College is a great investment. Graduates from bachelor’s programs earn about $500,000 more during their lifetimes than peers with only high school diplomas. In fact, even those that go to college but don’t graduate will get around $100,000 more in lifetime earnings than high school only graduates, according the DC-based Hamilton Project, which is part of the Brookings Institution. In a June study, the group concluded that investment in a college education offers returns two to three times higher, on average, than those from investments such as stocks, bonds, gold, treasury bills, and housing.
Still, college is expensive, even if it is a good investment. And it is getting more expensive. Educational costs rose 165% from 1993 to 2011, more than broad inflation and medical care costs, which were up 56% and 100% respectively, according to Emily Dai of the Federal Reserve Bank of St. Louis. Several factors are involved.
One is that, once upon a time, most people that worked at universities were in the classroom teaching. Nowadays, there are more administrators, vice-provosts, assistant deans and chairpersons of committees on something or another. There are more researchers as well. A report from the DC-based Delta Cost Project showed that the proportion of education spending set aside for instruction decreased from 2000 to 2010, with costs related to research, student services, academic and institutional services all growing more quickly. Student-to-teacher ratio has hardly changed in thirty years.
Schools are also spending more money on facilities that will attract quality students and well-known professors. That sounds reasonable. Everyone wants good students and teachers. At the same time, I am not sure if you want your students to stay because of a nice swimming pool. Well, except that if they drop out, or even if they get accepted but decide not to come, that affects your school’s ranking in the college books and magazine ratings.
While spending has gone up, financial support at the state and local levels has dropped off significantly. Most universities have tried to fill the gap, or at least some of it, with higher tuition. In 2010, for the first time ever, tuition contributed more toward education expenses at public research and master’s institutions than local and state government appropriations, according to Delta.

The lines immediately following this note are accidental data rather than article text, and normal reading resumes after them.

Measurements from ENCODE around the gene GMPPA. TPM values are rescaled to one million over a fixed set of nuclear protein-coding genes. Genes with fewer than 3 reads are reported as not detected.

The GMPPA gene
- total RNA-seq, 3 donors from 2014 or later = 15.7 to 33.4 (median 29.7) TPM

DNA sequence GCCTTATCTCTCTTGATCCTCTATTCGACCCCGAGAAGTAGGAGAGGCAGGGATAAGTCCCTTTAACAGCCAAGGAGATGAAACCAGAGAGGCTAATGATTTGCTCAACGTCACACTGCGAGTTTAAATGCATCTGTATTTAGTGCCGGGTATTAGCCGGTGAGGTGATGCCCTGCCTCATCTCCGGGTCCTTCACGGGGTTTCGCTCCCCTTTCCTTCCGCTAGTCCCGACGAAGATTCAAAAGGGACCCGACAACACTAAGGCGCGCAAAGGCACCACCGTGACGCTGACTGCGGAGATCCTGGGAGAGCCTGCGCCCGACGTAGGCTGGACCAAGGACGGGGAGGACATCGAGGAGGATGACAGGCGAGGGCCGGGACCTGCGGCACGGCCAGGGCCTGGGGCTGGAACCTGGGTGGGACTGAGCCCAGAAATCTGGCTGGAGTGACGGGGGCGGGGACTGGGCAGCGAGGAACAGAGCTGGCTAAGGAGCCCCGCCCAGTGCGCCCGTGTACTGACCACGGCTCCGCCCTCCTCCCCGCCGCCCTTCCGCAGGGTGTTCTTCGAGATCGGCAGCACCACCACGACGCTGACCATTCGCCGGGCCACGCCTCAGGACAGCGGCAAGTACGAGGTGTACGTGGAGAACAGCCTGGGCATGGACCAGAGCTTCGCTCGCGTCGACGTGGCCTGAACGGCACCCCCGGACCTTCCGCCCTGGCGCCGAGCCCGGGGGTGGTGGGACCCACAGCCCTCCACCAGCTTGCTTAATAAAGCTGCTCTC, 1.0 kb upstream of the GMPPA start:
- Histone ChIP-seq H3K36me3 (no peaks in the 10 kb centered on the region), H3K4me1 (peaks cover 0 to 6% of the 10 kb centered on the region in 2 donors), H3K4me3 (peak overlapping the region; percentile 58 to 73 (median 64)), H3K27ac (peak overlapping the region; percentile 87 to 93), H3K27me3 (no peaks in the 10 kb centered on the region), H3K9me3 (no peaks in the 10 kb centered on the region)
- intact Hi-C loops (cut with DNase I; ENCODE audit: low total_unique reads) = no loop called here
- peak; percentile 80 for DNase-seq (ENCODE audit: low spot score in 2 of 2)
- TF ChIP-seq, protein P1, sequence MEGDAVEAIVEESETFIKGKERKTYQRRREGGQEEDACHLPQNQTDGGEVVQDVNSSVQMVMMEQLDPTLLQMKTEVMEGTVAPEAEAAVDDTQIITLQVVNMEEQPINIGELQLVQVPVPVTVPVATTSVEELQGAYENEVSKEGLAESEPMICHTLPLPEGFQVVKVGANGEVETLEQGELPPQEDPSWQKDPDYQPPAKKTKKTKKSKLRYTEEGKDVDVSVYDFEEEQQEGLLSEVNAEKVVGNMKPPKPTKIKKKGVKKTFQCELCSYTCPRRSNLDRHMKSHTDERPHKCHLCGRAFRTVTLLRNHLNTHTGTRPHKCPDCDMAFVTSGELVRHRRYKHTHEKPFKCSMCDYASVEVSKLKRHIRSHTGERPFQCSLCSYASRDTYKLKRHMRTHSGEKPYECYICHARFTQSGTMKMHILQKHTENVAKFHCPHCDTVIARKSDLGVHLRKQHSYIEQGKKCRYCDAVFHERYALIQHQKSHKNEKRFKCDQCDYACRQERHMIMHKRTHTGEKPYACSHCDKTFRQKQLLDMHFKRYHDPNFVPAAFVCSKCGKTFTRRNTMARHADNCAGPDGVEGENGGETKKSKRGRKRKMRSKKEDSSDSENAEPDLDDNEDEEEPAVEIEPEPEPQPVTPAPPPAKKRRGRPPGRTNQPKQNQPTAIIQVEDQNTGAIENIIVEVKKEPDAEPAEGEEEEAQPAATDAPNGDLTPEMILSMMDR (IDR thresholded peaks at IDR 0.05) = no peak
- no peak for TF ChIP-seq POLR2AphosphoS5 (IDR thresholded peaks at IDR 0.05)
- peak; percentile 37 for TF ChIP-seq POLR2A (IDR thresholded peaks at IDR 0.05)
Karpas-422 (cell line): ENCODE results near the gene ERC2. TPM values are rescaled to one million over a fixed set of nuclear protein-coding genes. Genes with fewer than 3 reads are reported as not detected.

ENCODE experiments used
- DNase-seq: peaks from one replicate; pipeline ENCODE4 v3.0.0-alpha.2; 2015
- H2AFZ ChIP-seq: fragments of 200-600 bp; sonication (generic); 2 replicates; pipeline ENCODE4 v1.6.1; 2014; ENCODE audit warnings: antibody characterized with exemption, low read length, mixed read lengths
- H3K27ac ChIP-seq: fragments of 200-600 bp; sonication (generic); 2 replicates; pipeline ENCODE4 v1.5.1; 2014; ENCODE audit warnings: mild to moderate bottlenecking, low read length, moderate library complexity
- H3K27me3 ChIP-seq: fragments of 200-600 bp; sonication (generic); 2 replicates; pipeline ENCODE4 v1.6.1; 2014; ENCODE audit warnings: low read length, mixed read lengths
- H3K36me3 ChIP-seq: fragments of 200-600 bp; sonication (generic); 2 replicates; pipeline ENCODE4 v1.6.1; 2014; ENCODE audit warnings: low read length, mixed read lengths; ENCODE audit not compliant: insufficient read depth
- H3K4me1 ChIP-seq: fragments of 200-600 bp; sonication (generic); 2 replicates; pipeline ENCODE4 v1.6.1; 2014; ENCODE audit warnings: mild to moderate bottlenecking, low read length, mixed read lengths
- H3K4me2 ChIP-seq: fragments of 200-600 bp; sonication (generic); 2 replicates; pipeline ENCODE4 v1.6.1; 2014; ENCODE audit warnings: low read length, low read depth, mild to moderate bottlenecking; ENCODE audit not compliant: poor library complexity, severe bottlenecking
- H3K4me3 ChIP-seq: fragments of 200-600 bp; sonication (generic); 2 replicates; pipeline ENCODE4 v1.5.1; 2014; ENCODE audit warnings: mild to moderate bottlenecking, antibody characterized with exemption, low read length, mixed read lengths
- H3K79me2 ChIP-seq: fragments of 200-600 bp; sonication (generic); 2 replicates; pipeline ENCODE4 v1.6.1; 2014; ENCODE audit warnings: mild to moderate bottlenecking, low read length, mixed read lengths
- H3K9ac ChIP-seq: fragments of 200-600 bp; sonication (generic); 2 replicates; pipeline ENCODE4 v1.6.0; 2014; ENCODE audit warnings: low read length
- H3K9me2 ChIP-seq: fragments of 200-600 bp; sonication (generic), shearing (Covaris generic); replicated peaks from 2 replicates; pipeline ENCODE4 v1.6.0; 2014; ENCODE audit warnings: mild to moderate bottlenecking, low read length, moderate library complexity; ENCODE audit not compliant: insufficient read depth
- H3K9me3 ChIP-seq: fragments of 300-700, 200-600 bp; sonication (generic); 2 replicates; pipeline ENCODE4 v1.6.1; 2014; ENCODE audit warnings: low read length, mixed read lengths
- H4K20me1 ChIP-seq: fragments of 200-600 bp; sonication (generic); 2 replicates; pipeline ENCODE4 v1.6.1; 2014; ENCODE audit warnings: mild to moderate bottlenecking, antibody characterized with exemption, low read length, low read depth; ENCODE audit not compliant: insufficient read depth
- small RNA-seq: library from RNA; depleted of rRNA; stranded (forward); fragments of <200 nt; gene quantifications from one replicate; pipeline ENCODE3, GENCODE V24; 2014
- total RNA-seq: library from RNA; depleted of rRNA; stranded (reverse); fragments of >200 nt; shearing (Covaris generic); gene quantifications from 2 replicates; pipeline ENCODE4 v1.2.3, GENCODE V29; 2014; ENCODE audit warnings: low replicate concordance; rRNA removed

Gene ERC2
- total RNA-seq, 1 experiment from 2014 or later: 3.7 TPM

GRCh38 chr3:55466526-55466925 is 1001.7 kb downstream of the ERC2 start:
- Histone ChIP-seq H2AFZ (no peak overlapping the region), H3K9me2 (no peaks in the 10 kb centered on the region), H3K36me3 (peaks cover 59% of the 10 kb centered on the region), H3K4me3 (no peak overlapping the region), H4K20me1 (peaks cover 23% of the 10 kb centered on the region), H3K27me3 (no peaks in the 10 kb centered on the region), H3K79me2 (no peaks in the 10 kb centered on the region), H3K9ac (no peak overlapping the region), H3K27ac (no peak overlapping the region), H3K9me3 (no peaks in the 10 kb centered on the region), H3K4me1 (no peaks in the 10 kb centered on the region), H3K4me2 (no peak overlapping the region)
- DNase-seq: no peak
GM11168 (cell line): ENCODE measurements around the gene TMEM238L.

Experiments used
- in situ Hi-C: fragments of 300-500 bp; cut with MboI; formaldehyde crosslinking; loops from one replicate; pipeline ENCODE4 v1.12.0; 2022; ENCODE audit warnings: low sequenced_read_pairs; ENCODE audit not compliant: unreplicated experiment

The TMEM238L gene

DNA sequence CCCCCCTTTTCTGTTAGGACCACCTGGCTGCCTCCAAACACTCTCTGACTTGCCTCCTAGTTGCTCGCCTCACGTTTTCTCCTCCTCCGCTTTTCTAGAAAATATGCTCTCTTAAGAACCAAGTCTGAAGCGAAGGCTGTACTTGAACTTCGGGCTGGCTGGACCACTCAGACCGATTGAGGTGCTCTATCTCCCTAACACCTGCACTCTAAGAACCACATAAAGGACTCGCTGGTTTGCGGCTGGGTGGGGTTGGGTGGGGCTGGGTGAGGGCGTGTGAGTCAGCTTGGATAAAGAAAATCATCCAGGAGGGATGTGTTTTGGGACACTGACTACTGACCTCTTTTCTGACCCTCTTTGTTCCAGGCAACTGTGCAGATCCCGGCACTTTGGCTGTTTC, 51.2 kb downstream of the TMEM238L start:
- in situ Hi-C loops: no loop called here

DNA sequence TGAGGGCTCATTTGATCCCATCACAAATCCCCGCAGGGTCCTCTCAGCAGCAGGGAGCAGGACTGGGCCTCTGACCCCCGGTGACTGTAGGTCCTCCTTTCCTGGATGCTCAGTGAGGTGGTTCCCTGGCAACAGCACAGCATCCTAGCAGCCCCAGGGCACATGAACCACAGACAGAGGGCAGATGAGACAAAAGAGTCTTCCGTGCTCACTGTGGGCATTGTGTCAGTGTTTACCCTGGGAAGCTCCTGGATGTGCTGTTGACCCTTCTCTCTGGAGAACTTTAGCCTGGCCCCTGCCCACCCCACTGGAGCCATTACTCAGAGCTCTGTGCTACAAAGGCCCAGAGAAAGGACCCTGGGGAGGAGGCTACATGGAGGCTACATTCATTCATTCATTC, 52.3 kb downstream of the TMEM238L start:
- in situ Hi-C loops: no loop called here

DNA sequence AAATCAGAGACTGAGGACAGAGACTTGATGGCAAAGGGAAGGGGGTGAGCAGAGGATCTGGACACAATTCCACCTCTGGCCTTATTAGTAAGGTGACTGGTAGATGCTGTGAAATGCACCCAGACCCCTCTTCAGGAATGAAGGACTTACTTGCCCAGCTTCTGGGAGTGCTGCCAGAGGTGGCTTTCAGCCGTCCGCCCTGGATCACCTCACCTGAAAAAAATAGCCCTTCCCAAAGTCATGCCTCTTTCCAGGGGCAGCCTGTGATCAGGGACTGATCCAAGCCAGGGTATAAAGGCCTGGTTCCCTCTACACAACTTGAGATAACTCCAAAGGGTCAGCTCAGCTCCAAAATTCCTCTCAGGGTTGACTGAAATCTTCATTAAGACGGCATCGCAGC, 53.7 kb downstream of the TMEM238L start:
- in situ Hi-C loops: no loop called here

Luckily, or sort of luckily, there are many programs to help students pay for school, including scholarships, grants, loans, and work-study programs. Most students, 71% according to the Department of Education, receive some form of financial aid. Forty two percent take out federal student loans.
Those loans can easily be repaid once these students are all out in the real world and making big bucks. Only that doesn’t always happen. As it turns out, not every business venture needs a philosopher (my major, by the way). Few 18-year olds truly understand the amount of risk and responsibility they take on when signing those loan papers. Many of them don’t know to separate colors from whites in the laundry either.
With this in mind, it is easy to draw parallels to the conditions preceding the mortgage crisis. Abundant credit is readily available to inexperienced buyers, a situation which feeds market bubbles. In real estate, we know how that story ends, or least the most recent chapter. Housing prices inflated, then popped, wreaking havoc on the national economy, then the global economy. In the case of education, it is the tuition prices inflating, and we don’t yet know the consequences. In other words, student loans, which help individuals go to school, are pushing up prices for college attendees as a whole.
Emily Dai of the St. Louis Federal Reserve Bank explains, “A college education, like home ownership before the financial crisis, is increasingly viewed as a social good – but one that could quickly become a liability. And the maximum federal loan amount available to students continues to increase, underpinning the fear of the size of the potential liability.”
Defaults are already rising. A study released from the Consumer Financial Protection Bureau earlier this month finds that almost one third of all federal borrowers are in default, deferment, or forbearance.
Nationally, outstanding student debt now totals more than $1 trillion, doubling since 2007. That total is still less than mortgage debt, but more than outstanding credit card debt or automotive debt. And it is more difficult to escape than credit card or mortgage debt as well. You can give a house back to the bank and declare bankruptcy for most other debts, but that won’t erase student loans.
In our next post, we’ll look at some of the effects this debt has on young graduates.